Kiwisaver for your first home purchase

Date: 14th August 2014


Using KiwiSaver as a means to buying a first home has become very popular over the last few years.  However, there is still a lack of knowledge as to how KiwiSaver can be used as a tool to help open the door to home ownership.  We recently spoke to Mortgage Advisor, Simon Maule of Loan Market and he filled us in on the details.

There are two key aspects to buying a home with KiwiSaver:

 1. Kiwisaver First Home Withdrawal

After 3 years of membership with a KiwiSaver scheme, members may be able to withdraw their contributions, employer contributions and all investment returns and put this towards their first home. The home can be of any value and this is not income tested.

 2. KiwiSaver  First Home Deposit Subsidy

In addition to the KiwiSaver First Home Withdrawal, first home buyers may also be eligible for the KiwiSaver First Home Deposit Subsidy. The deposit subsidy is a payment of $1,000 for each year of contribution towards KiwiSaver – you must have been contributing for 3 years, up to a maximum of $5,000 for 5 years. For this “free money” there is some criteria – the key points being  regional house price caps – eg in Christchurch the maximum purchase price is $400,000, for a single person the maximum income you can earn is $80,000 and a couple $120,000, you must have 10% deposit as a minimum (this can be made up of KiwiSaver and the deposit subsidy). The house must be being bought to be lived in by you.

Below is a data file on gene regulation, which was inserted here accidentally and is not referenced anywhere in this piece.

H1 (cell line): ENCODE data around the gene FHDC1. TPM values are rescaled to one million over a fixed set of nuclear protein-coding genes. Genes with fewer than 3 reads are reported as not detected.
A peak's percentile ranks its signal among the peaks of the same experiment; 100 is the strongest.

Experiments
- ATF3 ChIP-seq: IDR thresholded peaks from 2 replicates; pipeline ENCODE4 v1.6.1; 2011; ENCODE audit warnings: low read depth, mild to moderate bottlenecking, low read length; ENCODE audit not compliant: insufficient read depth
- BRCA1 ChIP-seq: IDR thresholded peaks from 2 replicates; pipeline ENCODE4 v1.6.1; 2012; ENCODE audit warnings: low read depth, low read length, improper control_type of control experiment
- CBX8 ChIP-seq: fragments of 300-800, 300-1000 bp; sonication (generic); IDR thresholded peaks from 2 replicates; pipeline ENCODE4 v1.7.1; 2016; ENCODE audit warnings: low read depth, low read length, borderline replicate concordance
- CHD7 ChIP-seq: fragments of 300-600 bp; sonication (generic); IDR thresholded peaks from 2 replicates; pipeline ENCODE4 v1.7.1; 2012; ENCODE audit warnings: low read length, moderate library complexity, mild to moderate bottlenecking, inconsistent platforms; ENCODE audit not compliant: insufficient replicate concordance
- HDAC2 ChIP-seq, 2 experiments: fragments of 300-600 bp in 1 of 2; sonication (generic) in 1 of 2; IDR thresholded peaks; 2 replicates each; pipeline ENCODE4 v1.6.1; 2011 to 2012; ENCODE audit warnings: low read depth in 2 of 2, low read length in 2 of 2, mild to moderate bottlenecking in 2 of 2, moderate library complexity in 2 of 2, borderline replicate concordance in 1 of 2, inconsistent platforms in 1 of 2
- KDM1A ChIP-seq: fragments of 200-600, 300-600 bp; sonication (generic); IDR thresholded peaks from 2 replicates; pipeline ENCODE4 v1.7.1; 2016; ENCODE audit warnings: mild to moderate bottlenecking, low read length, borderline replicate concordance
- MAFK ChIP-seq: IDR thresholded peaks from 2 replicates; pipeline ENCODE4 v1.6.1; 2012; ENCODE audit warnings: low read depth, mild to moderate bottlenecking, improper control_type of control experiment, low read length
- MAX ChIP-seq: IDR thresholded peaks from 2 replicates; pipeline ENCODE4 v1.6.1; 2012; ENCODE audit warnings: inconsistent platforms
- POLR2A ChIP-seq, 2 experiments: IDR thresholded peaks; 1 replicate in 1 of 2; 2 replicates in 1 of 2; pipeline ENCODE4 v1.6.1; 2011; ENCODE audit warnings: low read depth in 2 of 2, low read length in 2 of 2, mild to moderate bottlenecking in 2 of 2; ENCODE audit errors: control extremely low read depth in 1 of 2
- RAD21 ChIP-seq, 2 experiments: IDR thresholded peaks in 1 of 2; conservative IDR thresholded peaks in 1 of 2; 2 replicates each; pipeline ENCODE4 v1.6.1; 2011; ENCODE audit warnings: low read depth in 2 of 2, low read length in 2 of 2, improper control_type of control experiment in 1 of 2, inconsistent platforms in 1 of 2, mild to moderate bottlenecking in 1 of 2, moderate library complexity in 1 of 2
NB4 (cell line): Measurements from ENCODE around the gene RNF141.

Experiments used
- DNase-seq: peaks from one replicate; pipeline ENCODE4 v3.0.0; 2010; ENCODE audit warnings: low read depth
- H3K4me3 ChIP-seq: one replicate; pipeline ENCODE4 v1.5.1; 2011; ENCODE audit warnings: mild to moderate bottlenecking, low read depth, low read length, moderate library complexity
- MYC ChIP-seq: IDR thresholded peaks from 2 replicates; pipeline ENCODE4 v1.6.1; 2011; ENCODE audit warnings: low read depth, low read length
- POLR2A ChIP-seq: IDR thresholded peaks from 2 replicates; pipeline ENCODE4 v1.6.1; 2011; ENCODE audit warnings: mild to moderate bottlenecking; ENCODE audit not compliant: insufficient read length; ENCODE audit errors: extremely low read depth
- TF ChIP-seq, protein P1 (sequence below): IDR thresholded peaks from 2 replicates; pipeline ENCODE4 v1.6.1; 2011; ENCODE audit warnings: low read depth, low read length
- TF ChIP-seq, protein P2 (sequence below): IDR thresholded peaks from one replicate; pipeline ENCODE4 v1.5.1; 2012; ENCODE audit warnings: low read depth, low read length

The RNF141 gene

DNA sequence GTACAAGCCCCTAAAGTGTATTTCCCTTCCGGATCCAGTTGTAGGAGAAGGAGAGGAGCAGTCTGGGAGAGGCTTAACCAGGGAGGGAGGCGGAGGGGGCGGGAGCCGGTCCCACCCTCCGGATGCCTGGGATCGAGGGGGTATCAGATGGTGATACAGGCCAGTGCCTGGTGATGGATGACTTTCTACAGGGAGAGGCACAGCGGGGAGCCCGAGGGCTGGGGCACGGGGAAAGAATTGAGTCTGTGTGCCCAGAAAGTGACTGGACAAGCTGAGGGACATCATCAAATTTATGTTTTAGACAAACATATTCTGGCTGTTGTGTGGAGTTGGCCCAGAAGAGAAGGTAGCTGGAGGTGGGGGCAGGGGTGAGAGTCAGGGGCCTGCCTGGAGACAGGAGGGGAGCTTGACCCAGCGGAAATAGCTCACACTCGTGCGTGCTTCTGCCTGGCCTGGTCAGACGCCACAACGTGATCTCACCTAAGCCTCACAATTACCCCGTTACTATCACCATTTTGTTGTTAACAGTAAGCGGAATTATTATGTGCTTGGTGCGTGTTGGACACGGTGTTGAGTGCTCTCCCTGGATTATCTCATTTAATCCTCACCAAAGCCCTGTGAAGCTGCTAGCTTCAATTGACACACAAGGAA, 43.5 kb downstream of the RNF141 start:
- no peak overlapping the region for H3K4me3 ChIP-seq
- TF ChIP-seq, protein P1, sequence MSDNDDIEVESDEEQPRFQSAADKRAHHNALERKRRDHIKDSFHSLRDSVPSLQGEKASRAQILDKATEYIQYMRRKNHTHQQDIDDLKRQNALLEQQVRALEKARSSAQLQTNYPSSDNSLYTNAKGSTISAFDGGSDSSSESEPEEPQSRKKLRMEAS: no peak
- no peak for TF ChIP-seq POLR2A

An example

Consider a couple who have both been in KiwiSaver for 5 years and met the criteria for the KiwiSaver First Home Deposit Subsidy with, say, $14,000 each in their KiwiSaver schemes. So that’s $28,000, plus they qualify for $5,000 each from the deposit subsidy – that’s another $10,000.

All up they have $38,000 to put towards a house.  Say they see a house for $380,000, they therefore have 10% deposit which in many cases is all you need to buy your first home.

More about Kiwisaver:

Do you qualify for the Kiwisaver $521 annual Government contribution?

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